It is within Isaiah’s generation that we see the creation of the biblical books written by and named after prophets, such as Isaiah, Hosea, Amos, and Micah. Before this time, the biblical tradition knows of great prophets such as Elijah only from later records. A good share of the Bible as we now have it was written or collected at the time of Hezekiah and later. The textual revolution that began at this time was not the genesis of all biblical books, but it was truly the dawn of the concept of biblical literature that would guide Israel for years to come. Even the existing books were probably gathered and rewritten or redacted during this phase.  The mere existence of the book of Moses attests that at some point there was a substantial reworking and rewriting of extant books. Undoubtedly the rise of urbanization, and its demand for a literate bureaucracy, is not the sole factor behind the paradigm shift that Israel went through, but it is certainly a major factor.
The trend seems to have climbed steeply upward during the reign of Josiah (c. 640 BC). During this time, we find evidence of a sharp increase in literacy in Judah. While we have insufficient data to arrive at a quantitative assessment of the literacy rate, we can easily ascertain that relative to previous levels, the ability to read and write skyrocketed in Judah. Seal impressions (the marks imprinted in damp clay or wax in order to both seal something and identify it)  and official inscriptions attest to growth in official use of writing. Ubiquitous graffiti and ostraca demonstrate a more widespread ability to read and write.  Numerous signatures of people without title on various documents also illustrate this fact.  A letter found in the Judahite citadel of Lachish seems to indicate something of the status of literacy during this time period. Lachish Letter 3, known as the letter of the literate soldier, is from a junior officer protesting a superior’s implication that he would need a scribe to read a letter to him.  His protests make it clear that even for a junior member of the military a social stigma would have been attached to illiteracy.  A more widespread literacy eventuated in a shift of focus from an oral to a written locus of authority.  This is not to imply that the majority of Judahites became literate; such was surely not the case. Yet an increase in literacy created a more widespread use of texts, making them a more pervasive part of life.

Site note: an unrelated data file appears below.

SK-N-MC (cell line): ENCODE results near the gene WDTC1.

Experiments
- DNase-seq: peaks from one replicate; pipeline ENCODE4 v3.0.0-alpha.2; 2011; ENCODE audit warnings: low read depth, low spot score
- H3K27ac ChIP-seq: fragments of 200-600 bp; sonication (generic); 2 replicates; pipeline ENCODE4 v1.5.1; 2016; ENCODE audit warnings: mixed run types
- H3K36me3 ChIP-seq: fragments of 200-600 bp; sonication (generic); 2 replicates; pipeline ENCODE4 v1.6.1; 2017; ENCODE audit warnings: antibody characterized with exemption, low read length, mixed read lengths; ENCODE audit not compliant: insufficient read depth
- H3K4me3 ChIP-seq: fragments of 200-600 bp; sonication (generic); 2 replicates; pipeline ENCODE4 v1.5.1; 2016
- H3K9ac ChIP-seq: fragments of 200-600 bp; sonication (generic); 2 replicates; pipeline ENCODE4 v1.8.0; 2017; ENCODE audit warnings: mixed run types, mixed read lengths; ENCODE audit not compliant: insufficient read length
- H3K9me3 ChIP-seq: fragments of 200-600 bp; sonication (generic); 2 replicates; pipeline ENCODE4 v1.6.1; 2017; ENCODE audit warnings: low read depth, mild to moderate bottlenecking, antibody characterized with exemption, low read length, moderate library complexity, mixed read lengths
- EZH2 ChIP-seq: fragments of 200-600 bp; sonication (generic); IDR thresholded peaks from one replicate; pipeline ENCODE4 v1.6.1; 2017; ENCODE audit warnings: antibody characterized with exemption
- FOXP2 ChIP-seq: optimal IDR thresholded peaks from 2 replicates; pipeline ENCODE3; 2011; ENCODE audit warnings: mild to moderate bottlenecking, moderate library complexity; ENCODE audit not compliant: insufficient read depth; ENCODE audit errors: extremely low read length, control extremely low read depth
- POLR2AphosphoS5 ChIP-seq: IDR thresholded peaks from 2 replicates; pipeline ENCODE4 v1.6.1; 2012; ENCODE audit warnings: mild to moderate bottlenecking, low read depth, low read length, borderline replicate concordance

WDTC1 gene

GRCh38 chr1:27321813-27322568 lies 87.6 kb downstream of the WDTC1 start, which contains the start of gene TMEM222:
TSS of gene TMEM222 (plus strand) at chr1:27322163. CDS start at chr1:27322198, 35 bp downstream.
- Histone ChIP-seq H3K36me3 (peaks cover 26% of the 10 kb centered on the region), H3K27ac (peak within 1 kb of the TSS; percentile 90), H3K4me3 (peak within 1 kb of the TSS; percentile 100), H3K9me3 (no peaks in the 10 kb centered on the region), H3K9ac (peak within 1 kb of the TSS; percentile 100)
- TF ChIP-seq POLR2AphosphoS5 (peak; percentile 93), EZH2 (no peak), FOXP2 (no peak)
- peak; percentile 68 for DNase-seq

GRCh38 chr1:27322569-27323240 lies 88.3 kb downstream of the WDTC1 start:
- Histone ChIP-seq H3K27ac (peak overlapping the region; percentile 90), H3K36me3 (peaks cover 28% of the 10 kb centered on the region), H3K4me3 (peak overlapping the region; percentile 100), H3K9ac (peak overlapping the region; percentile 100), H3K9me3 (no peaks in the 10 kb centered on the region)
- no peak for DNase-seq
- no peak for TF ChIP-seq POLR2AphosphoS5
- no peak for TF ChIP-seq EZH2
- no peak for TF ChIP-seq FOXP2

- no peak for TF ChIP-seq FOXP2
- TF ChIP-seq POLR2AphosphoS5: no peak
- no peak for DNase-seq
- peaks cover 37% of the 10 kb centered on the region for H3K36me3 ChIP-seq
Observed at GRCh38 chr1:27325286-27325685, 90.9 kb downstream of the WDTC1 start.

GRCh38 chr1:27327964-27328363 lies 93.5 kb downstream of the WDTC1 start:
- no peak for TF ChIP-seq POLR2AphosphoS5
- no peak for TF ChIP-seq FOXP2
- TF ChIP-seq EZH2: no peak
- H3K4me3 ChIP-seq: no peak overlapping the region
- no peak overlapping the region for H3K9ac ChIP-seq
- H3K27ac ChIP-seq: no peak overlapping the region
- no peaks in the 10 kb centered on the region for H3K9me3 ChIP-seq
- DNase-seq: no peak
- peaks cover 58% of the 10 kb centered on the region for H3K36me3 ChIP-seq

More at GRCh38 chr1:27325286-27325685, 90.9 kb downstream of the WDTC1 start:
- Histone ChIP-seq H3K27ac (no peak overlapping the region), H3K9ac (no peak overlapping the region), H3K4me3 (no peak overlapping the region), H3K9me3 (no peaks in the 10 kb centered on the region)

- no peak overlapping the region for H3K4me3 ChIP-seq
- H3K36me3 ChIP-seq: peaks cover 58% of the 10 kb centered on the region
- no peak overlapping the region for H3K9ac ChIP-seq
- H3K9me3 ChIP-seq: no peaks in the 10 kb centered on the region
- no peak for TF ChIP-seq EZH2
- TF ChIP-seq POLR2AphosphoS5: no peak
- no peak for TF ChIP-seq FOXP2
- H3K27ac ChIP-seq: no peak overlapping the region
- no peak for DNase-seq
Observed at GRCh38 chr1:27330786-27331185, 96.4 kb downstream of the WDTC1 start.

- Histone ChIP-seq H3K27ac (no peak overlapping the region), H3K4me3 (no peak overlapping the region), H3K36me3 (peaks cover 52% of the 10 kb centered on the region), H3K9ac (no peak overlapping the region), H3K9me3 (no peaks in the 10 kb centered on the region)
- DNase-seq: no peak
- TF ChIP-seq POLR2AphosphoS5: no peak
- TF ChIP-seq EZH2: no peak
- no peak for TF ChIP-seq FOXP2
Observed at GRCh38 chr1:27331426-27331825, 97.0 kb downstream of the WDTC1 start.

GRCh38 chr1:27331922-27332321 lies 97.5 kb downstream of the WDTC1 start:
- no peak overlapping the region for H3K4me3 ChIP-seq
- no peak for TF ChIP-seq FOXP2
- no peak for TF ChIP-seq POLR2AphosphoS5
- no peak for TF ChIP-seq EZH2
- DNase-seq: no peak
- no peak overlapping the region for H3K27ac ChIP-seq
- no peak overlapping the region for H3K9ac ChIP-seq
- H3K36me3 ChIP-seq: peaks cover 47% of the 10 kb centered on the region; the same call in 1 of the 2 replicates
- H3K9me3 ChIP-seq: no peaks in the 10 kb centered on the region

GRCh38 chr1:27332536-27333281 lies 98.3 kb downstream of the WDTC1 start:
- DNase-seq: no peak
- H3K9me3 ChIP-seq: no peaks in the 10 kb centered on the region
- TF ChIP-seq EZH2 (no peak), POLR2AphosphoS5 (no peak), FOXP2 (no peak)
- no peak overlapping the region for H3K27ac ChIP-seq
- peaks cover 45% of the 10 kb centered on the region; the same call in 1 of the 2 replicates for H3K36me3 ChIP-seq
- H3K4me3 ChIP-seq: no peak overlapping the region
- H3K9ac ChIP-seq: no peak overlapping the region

We can see evidence of this movement in the book of Jeremiah. His is the first prophetic work which self-referentially describes the creation of the text. Jeremiah was commanded by the Lord to take a roll of a book and record all the words that had been spoken to him (see Jeremiah 36:2). Jeremiah employed a scribe, Baruch, who not only wrote these words but had them read to the king, who burned them. Jeremiah again recited them to Baruch, who rewrote the scroll (from its description of being cut and burned, this was probably a papyrus roll; see Jeremiah 36). From this point forward, the manner in which the Lord’s words actually became a text was of increasing concern in Judah.